Blood Pressure Questions

Guest Author: Seth Kaplan

WHAT THE DOCS AND HEALTH COLUMNS WON’T TELL YOU
ABOUT BLOOD PRESSURE

“Blood pressure is a measurement of the force applied to the walls of the arteries as the heart pumps blood through the body. The pressure is determined by the force and amount of blood pumped, and the size and flexibility of the arteries. Blood pressure is continually changing depending on activity, temperature, diet, emotional state, posture, physical state, and medication  use.”

You may not know it, but when your doctor examines you, he or she is doing a silent evaluation of how and what you present. When taking your blood pressure, for example, the doctor must weigh the reading(s) against your medical history, chronic conditions, family history, etc. A reading of 140/90 gets placed into that When taking your blood pressure, for example, the doctor must weigh the reading(s) against your medical history, chronic conditions, family history, etc. context, based on the doctor’s experience and intelligence. The conclusion will be different than the one arrived at for a patient with 120/80 but who has a different background and conditions.

This analysis becomes more complex when the Food and Drug Administration (FDA), American Medical Association (AMA), or other organization revises the general guidelines for interpreting blood pressure. If patients know what wheels are turning behind that professional — and seemingly objective — decision they can ask intelligent questions. The statement, “Everything looks fine!” may provide the opportunity to ask those questions.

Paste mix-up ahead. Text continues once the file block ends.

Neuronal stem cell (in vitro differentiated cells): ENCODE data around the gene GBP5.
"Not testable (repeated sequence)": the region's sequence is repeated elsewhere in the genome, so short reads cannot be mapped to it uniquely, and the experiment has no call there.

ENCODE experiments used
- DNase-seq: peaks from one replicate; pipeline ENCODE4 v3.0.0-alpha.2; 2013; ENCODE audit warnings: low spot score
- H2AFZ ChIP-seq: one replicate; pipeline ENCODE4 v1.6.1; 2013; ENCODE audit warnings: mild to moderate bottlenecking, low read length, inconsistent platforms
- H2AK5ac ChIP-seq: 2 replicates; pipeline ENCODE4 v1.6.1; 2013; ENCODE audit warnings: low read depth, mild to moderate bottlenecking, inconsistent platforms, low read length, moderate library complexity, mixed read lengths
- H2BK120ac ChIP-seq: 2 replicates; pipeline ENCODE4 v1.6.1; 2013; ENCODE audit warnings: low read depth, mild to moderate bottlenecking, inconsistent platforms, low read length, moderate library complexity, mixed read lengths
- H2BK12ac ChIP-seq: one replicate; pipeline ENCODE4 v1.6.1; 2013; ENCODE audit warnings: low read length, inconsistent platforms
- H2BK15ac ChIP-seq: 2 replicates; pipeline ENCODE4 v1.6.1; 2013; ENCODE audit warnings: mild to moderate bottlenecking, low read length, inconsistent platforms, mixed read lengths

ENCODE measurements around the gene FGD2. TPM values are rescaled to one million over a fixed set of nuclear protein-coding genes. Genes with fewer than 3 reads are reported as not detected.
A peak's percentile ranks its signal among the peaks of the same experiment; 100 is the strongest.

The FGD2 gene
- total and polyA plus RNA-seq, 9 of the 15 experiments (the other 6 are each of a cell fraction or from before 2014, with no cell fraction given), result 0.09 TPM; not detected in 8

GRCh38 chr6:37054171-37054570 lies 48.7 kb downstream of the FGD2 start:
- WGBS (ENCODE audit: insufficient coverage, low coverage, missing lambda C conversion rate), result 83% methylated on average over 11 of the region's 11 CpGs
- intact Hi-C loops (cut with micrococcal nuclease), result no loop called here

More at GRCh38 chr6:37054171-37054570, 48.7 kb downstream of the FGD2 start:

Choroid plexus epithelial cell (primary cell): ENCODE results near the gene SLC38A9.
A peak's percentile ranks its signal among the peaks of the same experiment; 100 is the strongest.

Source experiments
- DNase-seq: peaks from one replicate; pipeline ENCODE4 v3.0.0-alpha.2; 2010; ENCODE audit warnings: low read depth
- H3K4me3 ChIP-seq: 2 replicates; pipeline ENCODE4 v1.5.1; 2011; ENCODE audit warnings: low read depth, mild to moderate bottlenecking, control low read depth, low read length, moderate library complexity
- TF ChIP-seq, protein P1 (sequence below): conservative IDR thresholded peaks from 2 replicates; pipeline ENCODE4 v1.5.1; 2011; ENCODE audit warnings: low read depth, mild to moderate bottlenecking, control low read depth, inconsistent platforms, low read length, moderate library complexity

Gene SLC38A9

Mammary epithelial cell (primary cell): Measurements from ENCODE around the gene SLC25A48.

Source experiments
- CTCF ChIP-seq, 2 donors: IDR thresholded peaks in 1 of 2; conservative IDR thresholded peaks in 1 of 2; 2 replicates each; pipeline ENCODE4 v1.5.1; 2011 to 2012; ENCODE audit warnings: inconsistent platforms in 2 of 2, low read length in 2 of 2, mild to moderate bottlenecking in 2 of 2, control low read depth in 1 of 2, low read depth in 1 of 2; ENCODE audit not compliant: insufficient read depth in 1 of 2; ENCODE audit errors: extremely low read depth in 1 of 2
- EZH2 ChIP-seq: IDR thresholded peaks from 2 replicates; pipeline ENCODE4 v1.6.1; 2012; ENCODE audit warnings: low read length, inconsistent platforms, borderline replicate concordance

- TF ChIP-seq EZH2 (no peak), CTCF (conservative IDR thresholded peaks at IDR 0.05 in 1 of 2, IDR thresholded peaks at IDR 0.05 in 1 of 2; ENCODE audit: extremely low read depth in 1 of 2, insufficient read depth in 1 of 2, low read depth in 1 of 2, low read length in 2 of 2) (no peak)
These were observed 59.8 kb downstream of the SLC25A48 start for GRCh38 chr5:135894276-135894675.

More Than a Passing Interest

All of these factors occurred to me when I read an article in “The Well,” the health column of the New York Times. “High Blood Pressure Treatment Should Be More Aggressive, Study Finds,” by Nicholas Bakalar drew my attention as I have more than a passing interest in blood pressure (more on that later). I clicked on the link.

“The Well” page had tons of information, some new, some old. Definitions from A.D.A.M. Consumer Health, such as the one above, took up most of the space. Here are some basics. Blood pressure readings are measured in millimeters of mercury (mmHg) and are given as two numbers: systolic and diastolic. A typical reading, for example, is 110 over 70 (written as 110/70). The top number is the systolic blood pressure reading. It represents the maximum pressure exerted when the heart contracts. The bottom number is the diastolic blood pressure reading. It represents the minimum pressure in the arteries when the heart is at rest. But, there are more considerations for you to be aware of than are contained in this layman’s definition.

Understanding the Numbers

My interest lies in understanding the basic numbers provided above, especially as they influenced a couple of BP incidents in my life — one high and one low. The more you understand about which metrics are important and why, the better able you will be to ask the doctor questions. The nurse who initially takes your BP in the examining room prior to the doctor’s arrival may get one reading. The doctor, if he checks it again, may get yet another reading.